The AW101 known the “SAR Queen” in Norway is now operational. The first six helicopters delivered by Leonardo to Norway officially became operational from the Sola base Sept 1, further to a ceremony with important local and national authorities, the company said.
Furthermore, in 2021 it is expected that the Ørland and Banak bases will become operational. The Nov 13 statement said, Norway has received six out of 16 helicopters. The remaining aircraft are being assembled, integrated and tested by Leonardo, at its site in Yeovil, United Kingdom.
The December 2013 contract signed by the Norwegian Ministry of Justice and Public Security includes support and training, to meet the Norwegian All Weather SAR Helicopter (NAWSARH) requirement based on a new generation aircraft.
In the first month of service, the SAR Queen aircraft have undertaken missions in challenging weather conditions and inhospitable environments, flying for about 80 hours. The majority of the missions were SAR operations (including a night mountain rescue) and an emergency transportation.
Norway has an environment not unlike those parts of archipelagic Asia which range from extreme cold in the far hemispheres to the central hot and humid tropics. In the region, the Japan Maritime Self-Defence Force (JMSDF) operate the helicopters both in the airborne mine countermeasures (MCH-101) and transport (CH-101) roles.
The new AW101s are equipped with greater digital autonomy and more power to cover longer distances and larger areas. Factors which during a SAR (Search and Rescue) mission can make a big difference. A proven Sea King operator, Norway is gradually replacing its SAR fleet with its new AW101s.
The Sea King has enabled Leonardo to maintain its leadership in the military rotorcraft market and the next iteration of the aircraft has often been seen as the AW101 helicopter, originally the result of a collaboration between the UK and Italy on the future replacement of the UK Royal Navy’s and Italian Navy’s Sea King fleets.
The AW101 is one of the most advanced Search and Rescue helicopters. This is supported by a full “anti-ice” system, a fundamental feature particularly in a climate like Norway’s. The system works through sensors that measure how much ice is on the blades of the helicopter enabling the continuity of a mission.
Another important feature is the electronic anti-collision system developed by Leonardo. The device, based on laser technology and installed on the main rotor, covers the helicopter at 360 degrees and can detect multiple obstacles (such as rock walls, trees, electric pylons, infrastructures, walls or metal parts of oil platforms), when the aircraft is in a normal or static flight position, providing the pilot with visual and acoustic signs of the distance (with an approximation of centimetres), and therefore the risk level.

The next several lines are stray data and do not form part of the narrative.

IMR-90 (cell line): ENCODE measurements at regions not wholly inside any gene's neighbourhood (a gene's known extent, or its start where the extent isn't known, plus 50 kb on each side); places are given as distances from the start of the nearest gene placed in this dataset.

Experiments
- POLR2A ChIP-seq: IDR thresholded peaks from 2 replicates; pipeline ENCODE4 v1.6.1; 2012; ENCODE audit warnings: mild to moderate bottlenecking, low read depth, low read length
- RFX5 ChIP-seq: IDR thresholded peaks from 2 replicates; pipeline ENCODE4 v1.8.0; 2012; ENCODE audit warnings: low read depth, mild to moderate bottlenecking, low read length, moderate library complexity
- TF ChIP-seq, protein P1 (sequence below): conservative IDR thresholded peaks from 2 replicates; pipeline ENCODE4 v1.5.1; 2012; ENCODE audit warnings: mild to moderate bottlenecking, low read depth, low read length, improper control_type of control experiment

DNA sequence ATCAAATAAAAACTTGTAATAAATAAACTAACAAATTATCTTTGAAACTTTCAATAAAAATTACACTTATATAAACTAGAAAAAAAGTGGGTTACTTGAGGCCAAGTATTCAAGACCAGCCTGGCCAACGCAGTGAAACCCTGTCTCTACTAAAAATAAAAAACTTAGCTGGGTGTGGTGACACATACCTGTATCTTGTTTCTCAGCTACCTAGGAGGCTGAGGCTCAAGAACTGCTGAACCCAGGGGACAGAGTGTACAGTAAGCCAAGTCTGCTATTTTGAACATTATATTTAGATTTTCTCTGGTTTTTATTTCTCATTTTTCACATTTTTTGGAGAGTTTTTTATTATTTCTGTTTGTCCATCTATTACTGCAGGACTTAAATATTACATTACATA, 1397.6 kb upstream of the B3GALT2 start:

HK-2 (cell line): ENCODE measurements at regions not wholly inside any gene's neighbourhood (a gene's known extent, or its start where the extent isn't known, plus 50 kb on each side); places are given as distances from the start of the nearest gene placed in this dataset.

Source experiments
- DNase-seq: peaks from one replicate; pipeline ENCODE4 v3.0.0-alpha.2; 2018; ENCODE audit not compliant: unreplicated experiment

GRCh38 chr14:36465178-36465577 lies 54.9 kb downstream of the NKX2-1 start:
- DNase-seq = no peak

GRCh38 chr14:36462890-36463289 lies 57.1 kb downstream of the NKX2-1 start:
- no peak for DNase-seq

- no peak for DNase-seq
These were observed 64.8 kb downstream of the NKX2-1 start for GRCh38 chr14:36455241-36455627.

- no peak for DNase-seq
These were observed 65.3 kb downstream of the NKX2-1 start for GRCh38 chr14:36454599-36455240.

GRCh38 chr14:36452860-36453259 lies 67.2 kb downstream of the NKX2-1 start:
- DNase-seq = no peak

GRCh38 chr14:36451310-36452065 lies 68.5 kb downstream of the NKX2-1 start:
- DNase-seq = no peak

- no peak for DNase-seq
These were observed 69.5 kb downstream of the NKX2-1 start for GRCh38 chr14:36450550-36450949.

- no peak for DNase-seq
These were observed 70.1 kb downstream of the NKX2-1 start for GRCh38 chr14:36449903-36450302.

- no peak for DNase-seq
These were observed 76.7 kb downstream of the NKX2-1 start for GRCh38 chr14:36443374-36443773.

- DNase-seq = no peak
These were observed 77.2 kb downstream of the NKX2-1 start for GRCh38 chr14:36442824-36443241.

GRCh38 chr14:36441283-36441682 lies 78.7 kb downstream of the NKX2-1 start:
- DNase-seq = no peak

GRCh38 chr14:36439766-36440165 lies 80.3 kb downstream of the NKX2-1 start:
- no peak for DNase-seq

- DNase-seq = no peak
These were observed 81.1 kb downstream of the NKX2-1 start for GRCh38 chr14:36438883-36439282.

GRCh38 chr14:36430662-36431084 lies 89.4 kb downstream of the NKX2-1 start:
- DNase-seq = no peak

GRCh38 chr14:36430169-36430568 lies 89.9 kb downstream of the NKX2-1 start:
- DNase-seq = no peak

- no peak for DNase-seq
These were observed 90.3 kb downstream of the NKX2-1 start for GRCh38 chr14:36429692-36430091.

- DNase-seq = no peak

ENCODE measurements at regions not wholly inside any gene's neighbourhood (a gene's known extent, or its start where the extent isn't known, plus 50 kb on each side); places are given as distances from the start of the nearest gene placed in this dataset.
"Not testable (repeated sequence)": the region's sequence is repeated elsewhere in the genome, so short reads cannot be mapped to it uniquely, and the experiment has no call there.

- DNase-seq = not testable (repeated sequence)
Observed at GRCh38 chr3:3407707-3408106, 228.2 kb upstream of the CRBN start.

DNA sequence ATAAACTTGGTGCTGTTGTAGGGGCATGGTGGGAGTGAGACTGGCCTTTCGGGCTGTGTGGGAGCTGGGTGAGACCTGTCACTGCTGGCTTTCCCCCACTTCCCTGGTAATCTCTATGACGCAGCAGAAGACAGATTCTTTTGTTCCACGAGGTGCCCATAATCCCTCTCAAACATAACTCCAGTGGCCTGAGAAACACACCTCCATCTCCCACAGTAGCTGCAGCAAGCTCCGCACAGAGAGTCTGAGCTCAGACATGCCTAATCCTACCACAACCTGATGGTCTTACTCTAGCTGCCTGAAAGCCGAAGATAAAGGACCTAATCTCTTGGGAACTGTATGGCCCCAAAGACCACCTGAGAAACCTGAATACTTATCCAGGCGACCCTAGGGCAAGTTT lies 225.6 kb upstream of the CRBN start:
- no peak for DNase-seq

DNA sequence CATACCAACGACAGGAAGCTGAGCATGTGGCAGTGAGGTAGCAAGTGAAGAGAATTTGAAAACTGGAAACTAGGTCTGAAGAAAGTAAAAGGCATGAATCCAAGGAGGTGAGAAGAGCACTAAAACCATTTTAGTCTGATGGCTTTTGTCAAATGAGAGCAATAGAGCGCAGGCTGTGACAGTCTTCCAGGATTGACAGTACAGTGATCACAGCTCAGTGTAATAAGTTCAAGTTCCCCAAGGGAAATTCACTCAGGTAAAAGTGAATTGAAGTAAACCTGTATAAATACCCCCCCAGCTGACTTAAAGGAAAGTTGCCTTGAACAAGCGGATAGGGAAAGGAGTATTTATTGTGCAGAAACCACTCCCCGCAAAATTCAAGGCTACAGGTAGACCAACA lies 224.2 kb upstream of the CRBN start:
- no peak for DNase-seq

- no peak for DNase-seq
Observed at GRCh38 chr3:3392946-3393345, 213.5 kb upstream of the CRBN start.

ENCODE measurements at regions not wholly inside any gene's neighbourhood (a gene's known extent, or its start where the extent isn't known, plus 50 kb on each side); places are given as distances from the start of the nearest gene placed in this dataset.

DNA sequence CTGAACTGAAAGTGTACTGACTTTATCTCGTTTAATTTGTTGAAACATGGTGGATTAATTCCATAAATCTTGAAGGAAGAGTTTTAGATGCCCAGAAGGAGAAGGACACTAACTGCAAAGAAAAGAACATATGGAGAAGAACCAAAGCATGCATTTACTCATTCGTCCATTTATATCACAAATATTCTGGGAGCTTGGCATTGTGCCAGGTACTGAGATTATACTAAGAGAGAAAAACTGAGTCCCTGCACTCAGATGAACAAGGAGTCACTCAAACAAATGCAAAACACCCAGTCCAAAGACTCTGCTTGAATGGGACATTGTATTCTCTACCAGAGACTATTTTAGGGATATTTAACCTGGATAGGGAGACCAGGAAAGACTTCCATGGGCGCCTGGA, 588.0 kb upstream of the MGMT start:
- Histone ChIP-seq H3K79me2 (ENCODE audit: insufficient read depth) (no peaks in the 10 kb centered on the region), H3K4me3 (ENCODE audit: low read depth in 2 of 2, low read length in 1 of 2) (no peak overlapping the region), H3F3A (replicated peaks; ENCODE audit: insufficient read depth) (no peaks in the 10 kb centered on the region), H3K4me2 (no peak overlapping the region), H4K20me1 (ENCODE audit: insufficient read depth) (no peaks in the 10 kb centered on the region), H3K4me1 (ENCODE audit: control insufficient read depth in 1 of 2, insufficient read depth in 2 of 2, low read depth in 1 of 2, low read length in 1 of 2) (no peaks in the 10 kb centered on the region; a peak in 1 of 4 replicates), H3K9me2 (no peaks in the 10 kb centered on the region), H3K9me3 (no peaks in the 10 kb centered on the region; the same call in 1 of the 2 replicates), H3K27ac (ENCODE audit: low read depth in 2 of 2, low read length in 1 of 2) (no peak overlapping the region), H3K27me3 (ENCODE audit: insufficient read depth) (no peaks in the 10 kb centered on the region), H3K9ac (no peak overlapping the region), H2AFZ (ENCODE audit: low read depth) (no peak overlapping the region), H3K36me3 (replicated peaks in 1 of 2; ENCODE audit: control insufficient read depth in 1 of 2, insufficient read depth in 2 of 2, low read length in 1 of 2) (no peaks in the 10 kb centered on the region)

A further technological feature which ensures the safety of the mission, is the Ospreyradar, developed and manufactured by Leonardo with an – Active Electronically Scanned Array antenna. The radar provides 360 degrees coverage thanks to three fixed electronically scanning antennas, one on the front and two on the side of the helicopter. In comparison with classic mechanical antennas, electronic ones offer faster scanning of the environment. Moreover, the fixed antenna compared to the mechanical one, significantly reduces maintenance costs and is lighter, which is important in flight operations.
The Norwegian AW101 is enriched by a Mobile Phone Detection and Location System, which enables the geolocation of missing people in extreme environments, if the mobile phone is turned on. The equipment detects the waves emitted by the mobile phone and that works like a transponder.
The helicopter’s cockpit is equipped with systems of synthetic representation of the real world with five large displays where pilots view 3D images, populated from pre-loaded maps installed on the on-board computer. During flight, obstacles will be reproduced even in low light and reduced visibility conditions, significantly increasing the pilot’s awareness of the operational situation.
Another feature that makes the AW101 ideal for SAR missions throughout Norway is the capacity,managed by the onboard computer, to remain stable during rough seas and strong wind conditions, thanks to its automatic stability corrections, which means it does not require any pilot intervention on flight and attitude controls.
Due to this feature the AW101 can carry out a recovery mission whilst keeping the aircraft stationary during the delicate phase of the winching – which is the hooking of the person and transporting on board. “Another strength of the AW101 is the capacity: its dimensions (27 m3 ) allow the carrying of over 50 standing passengers, which makes it very effective in natural disasters or major accidents involving people .”
Another important achievement of the AW101, specifically when considering the current pandemic situation, is that it was the first helicopter in the world to transport patients in biocontainment stretchers, these completely isolate infected cases from the external environment and from the medical staff.–shp/mgm (Photo: Leonardo)